Mudslide ‘devastated’ Gypsum ranch
Vail, CO Colorado
EAGLE ” The three-foot wall of mud and debris that surrounded Sally Hesse and her family at Strawberry Fields Ranch in Gypsum wasn’t the first they’d ever seen. But it was the scariest
The same storms that sent mudslides crashing onto Interstate 70 and U.S. Highway 6 on Thursday also trapped Hesse, her husband and two teenage daughters inside the living quarters of their barn.
A sludge of rocks, branches and dead gophers started flooding their property, Hesse said.
“It’s pretty much devastated all the pastures we’ve worked so hard on,” she said.
Hesse’s youngest daughter, Rachel, was in the basement when she water began seeping through the walls. It happened so fast, she just had time to unplug the electrical wires that connect to the main utilities ” water pumps and electricity ” that power the ranch.
The family called the Gypsum fire
department to help them get out of their house and prevent any electrical fires.
“Something needs to be done on the sides of I-70,” Sally Hesse said. “There are obviously weak spots that aren’t holding.”
Heavy rains occurred soon after the Hesses bought the 37-acre ranch between Eagle and Gypsum in 2003. Those storms, the first of several flooding incidents, forced them to repave their driveway,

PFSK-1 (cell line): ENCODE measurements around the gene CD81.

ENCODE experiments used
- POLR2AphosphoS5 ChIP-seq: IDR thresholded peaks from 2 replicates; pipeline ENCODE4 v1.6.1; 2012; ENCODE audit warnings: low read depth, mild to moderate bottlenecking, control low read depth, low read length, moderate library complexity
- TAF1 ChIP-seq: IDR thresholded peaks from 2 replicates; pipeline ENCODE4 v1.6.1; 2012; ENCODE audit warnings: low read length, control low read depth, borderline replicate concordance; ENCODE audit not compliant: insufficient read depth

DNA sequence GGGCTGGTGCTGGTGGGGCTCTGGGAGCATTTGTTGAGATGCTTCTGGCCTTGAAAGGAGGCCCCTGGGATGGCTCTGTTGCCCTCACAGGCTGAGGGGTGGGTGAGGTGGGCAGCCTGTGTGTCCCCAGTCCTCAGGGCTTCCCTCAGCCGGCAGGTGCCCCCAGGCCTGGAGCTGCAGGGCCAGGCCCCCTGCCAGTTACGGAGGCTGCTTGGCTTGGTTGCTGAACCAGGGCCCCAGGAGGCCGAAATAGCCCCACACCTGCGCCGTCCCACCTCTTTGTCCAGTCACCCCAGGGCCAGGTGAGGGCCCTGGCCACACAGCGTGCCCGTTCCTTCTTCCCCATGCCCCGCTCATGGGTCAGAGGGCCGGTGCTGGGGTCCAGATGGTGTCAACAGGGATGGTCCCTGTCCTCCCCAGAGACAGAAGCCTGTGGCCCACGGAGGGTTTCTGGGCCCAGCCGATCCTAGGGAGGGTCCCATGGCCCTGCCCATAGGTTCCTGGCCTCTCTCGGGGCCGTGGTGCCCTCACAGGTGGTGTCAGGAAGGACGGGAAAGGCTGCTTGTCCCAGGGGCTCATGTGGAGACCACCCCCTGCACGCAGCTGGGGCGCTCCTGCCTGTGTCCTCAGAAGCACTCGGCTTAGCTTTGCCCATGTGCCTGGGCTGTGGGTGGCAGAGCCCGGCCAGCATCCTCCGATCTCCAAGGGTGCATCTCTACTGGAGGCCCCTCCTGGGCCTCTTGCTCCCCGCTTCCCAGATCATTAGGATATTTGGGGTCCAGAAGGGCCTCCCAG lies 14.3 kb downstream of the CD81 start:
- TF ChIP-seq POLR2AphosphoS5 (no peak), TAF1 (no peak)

“Now, if we get a heavy rain, it’s scary,” she said. “There’s nothing like looking out your window and seeing a wall of mud. If you have livestock, it’s very dangerous.”
None of the Hesses’ 12 horses were injured, and the Hesses are staying at their house in Cordillera until the water and electricity can be turned on.
Mindy Crane, public relations manager for the Colorado Department of Transportation, said a flood or mudslide closing that stretch of I-70 are rare.
“We make sure crews are ready to respond and that drains are cleaned, but it’s unpredictable what the weather can do when you get that runoff down the slopes,” Crane said.
Calls Hesse made to the department of transportation for assistance to the ranch were turned down because the property is outside the agency’s jurisdiction.
“Sometimes Mother Nature wins, unfortunately,” Crane said.
SteamMaster is helping to remove the water from the Hesses’ basement so the electricity can be turned on. The Hesses’ four vehicles and horse trailer, which all had mud higher than the doors, had to be pulled out by tow trucks.
“We can’t take this year after year,” Hesse said.
With all the new construction, she thinks the mountainsides are getting weaker and the danger more apparent.
“It’s going to take years to rebuild these pastures,” Hesse said. “It’s quite a gorgeous ranch. Or at least it was.”
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